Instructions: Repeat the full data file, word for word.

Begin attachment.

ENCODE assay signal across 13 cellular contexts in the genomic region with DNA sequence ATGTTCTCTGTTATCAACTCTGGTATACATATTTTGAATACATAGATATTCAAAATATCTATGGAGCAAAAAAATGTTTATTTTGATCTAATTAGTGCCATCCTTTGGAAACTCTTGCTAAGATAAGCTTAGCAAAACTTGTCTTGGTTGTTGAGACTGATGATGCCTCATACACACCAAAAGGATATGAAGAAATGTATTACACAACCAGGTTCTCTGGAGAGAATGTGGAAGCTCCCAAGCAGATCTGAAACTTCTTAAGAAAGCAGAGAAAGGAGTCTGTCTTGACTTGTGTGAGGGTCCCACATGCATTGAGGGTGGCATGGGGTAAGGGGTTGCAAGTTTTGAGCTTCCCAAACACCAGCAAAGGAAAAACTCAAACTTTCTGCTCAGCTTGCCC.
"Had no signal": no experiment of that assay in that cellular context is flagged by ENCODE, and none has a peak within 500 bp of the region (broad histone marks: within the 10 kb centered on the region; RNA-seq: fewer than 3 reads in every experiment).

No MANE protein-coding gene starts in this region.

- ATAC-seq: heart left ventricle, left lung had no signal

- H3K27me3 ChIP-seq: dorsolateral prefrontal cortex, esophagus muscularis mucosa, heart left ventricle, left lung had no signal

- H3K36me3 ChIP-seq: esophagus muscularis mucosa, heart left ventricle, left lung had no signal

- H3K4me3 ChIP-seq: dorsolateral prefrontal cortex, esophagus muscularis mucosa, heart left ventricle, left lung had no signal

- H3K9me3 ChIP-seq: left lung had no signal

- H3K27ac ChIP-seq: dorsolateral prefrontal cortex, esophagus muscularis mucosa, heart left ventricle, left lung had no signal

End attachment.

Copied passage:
ENCODE assay signal across 13 cellular contexts in the genomic region with DNA sequence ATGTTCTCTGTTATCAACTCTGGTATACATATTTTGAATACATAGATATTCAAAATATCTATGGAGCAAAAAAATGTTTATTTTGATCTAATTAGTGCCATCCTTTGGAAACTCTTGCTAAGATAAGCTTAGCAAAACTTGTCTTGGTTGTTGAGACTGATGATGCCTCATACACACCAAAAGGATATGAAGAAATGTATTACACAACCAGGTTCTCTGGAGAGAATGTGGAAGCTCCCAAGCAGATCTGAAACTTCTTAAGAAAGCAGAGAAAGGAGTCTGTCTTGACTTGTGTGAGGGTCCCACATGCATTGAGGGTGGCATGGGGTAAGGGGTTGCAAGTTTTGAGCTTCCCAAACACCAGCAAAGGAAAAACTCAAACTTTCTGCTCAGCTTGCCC.
"Had no signal": no experiment of that assay in that cellular context is flagged by ENCODE, and none has a peak within 500 bp of the region (broad histone marks: within the 10 kb centered on the region; RNA-seq: fewer than 3 reads in every experiment).

No MANE protein-coding gene starts in this region.

- ATAC-seq: heart left ventricle, left lung had no signal

- H3K27me3 ChIP-seq: dorsolateral prefrontal cortex, esophagus muscularis mucosa, heart left ventricle, left lung had no signal

- H3K36me3 ChIP-seq: esophagus muscularis mucosa, heart left ventricle, left lung had no signal

- H3K4me3 ChIP-seq: dorsolateral prefrontal cortex, esophagus muscularis mucosa, heart left ventricle, left lung had no signal

- H3K9me3 ChIP-seq: left lung had no signal

- H3K27ac ChIP-seq: dorsolateral prefrontal cortex, esophagus muscularis mucosa, heart left ventricle, left lung had no signal